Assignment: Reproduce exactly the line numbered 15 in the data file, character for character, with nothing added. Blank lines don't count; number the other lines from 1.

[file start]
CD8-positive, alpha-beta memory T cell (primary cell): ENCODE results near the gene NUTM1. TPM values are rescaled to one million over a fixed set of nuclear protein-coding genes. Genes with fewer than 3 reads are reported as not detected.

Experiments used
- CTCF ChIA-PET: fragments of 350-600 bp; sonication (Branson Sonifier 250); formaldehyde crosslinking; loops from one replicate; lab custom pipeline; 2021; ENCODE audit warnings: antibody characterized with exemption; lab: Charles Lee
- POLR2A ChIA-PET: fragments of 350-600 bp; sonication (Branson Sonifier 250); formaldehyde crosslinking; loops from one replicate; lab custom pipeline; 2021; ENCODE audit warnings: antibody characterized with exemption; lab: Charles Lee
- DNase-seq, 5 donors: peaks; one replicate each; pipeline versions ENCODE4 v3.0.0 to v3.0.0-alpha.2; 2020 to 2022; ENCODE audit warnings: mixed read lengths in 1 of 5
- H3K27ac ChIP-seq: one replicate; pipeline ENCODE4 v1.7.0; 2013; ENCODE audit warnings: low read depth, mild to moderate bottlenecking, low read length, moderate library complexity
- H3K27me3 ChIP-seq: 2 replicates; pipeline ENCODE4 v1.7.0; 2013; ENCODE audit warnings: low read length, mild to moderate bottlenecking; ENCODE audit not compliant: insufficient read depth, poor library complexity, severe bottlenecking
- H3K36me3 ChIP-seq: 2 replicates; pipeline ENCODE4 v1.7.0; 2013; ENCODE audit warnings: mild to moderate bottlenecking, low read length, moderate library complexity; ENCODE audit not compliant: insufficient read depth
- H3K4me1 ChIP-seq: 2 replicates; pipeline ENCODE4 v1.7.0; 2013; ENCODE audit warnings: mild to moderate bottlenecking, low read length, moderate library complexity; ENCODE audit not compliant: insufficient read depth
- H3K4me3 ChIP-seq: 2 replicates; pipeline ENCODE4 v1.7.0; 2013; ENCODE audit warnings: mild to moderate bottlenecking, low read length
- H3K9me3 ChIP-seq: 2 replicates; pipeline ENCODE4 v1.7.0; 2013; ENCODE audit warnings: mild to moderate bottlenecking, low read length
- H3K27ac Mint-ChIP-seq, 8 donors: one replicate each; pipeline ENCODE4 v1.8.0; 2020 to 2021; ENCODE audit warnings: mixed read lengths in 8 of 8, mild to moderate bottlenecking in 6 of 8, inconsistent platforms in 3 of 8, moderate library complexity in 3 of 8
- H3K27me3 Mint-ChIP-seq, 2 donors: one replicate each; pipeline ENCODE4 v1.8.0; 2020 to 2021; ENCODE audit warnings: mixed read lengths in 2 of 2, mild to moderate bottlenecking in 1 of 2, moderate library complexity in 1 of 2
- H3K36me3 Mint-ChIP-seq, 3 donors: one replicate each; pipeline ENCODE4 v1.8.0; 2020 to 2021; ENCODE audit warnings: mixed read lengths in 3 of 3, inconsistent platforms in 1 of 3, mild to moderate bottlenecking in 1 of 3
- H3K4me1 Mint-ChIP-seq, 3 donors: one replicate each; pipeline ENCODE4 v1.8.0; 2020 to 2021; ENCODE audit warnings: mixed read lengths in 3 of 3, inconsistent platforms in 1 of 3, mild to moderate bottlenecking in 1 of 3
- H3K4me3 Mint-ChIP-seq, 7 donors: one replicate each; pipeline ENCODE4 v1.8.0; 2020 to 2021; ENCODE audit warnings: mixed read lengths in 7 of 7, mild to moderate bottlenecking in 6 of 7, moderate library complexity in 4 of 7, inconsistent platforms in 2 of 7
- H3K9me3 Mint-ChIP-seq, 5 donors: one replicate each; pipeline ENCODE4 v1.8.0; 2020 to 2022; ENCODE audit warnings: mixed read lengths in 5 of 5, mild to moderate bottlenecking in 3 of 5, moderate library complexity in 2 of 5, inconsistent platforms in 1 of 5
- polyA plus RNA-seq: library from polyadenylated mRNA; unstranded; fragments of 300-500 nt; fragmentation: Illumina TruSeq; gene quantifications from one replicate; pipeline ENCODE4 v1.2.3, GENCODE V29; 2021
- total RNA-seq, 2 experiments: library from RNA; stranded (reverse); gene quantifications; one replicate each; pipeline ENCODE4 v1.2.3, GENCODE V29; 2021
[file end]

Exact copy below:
- H3K4me1 Mint-ChIP-seq, 3 donors: one replicate each; pipeline ENCODE4 v1.8.0; 2020 to 2021; ENCODE audit warnings: mixed read lengths in 3 of 3, inconsistent platforms in 1 of 3, mild to moderate bottlenecking in 1 of 3